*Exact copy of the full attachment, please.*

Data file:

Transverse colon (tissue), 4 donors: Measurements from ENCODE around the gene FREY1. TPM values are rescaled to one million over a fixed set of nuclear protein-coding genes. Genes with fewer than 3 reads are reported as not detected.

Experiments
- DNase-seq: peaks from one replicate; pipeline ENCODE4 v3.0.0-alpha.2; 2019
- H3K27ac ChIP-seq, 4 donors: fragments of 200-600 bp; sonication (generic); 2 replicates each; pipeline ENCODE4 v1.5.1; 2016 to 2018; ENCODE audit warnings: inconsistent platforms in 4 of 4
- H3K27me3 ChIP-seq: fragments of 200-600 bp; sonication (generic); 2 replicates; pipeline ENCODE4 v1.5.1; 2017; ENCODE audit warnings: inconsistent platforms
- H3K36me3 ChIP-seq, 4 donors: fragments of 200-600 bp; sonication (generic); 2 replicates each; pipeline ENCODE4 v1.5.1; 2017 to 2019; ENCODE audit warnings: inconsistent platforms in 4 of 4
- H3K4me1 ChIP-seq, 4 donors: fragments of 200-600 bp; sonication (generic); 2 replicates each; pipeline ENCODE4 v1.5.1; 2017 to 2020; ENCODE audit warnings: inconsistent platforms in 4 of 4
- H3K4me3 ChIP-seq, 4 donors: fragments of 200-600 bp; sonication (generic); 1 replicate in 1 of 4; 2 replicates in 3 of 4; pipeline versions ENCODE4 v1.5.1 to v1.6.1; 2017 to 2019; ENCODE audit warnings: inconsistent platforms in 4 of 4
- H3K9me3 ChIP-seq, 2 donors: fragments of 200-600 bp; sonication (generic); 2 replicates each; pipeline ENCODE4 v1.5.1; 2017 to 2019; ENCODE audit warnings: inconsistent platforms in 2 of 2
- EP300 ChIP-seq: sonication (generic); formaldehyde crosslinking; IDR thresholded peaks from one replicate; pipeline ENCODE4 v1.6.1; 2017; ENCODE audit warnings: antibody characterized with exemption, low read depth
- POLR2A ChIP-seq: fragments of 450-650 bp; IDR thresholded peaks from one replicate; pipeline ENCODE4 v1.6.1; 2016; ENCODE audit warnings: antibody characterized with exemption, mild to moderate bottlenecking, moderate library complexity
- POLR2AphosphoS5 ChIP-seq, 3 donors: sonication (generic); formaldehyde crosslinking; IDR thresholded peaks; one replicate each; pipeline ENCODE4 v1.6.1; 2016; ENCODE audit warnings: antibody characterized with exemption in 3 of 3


Transverse colon (tissue), 4 donors: Measurements from ENCODE around the gene FREY1. TPM values are rescaled to one million over a fixed set of nuclear protein-coding genes. Genes with fewer than 3 reads are reported as not detected.

Experiments
- DNase-seq: peaks from one replicate; pipeline ENCODE4 v3.0.0-alpha.2; 2019
- H3K27ac ChIP-seq, 4 donors: fragments of 200-600 bp; sonication (generic); 2 replicates each; pipeline ENCODE4 v1.5.1; 2016 to 2018; ENCODE audit warnings: inconsistent platforms in 4 of 4
- H3K27me3 ChIP-seq: fragments of 200-600 bp; sonication (generic); 2 replicates; pipeline ENCODE4 v1.5.1; 2017; ENCODE audit warnings: inconsistent platforms
- H3K36me3 ChIP-seq, 4 donors: fragments of 200-600 bp; sonication (generic); 2 replicates each; pipeline ENCODE4 v1.5.1; 2017 to 2019; ENCODE audit warnings: inconsistent platforms in 4 of 4
- H3K4me1 ChIP-seq, 4 donors: fragments of 200-600 bp; sonication (generic); 2 replicates each; pipeline ENCODE4 v1.5.1; 2017 to 2020; ENCODE audit warnings: inconsistent platforms in 4 of 4
- H3K4me3 ChIP-seq, 4 donors: fragments of 200-600 bp; sonication (generic); 1 replicate in 1 of 4; 2 replicates in 3 of 4; pipeline versions ENCODE4 v1.5.1 to v1.6.1; 2017 to 2019; ENCODE audit warnings: inconsistent platforms in 4 of 4
- H3K9me3 ChIP-seq, 2 donors: fragments of 200-600 bp; sonication (generic); 2 replicates each; pipeline ENCODE4 v1.5.1; 2017 to 2019; ENCODE audit warnings: inconsistent platforms in 2 of 2
- EP300 ChIP-seq: sonication (generic); formaldehyde crosslinking; IDR thresholded peaks from one replicate; pipeline ENCODE4 v1.6.1; 2017; ENCODE audit warnings: antibody characterized with exemption, low read depth
- POLR2A ChIP-seq: fragments of 450-650 bp; IDR thresholded peaks from one replicate; pipeline ENCODE4 v1.6.1; 2016; ENCODE audit warnings: antibody characterized with exemption, mild to moderate bottlenecking, moderate library complexity
- POLR2AphosphoS5 ChIP-seq, 3 donors: sonication (generic); formaldehyde crosslinking; IDR thresholded peaks; one replicate each; pipeline ENCODE4 v1.6.1; 2016; ENCODE audit warnings: antibody characterized with exemption in 3 of 3